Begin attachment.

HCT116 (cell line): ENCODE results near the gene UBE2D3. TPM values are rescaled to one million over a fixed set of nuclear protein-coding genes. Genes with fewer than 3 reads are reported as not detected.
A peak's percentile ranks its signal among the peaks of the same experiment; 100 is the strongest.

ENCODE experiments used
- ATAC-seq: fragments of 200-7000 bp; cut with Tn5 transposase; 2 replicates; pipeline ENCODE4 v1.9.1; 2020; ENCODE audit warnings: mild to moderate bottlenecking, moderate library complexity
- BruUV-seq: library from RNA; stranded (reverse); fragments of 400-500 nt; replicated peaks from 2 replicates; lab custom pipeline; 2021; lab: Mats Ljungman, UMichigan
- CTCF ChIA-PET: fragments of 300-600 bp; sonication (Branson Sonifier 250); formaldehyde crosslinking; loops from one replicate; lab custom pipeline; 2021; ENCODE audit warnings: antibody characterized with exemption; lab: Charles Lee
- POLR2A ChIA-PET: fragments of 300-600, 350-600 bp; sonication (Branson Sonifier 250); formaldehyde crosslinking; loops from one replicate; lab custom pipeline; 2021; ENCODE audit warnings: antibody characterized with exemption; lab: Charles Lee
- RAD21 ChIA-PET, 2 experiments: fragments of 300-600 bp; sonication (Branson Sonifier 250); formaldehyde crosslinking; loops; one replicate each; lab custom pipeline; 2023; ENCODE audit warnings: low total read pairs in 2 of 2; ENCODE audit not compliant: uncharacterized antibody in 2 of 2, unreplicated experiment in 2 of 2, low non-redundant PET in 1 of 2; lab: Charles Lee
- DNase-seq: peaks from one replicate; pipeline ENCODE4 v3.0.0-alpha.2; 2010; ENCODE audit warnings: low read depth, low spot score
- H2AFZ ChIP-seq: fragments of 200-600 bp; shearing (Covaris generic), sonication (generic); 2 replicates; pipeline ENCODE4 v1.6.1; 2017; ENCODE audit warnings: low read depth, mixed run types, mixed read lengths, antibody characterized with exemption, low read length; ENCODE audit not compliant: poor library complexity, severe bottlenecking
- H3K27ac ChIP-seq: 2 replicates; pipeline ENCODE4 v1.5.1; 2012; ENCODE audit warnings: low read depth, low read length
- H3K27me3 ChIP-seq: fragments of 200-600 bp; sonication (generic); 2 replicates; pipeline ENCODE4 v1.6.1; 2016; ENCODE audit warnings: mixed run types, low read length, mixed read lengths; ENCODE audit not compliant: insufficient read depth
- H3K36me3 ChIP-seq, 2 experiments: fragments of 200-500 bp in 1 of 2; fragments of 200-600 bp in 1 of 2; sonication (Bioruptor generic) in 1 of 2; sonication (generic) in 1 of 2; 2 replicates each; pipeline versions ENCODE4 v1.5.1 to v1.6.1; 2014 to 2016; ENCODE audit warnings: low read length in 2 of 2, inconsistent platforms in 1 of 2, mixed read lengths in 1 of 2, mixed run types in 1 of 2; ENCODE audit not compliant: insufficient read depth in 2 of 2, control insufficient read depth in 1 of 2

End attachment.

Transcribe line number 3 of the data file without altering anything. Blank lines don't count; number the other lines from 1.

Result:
ENCODE experiments used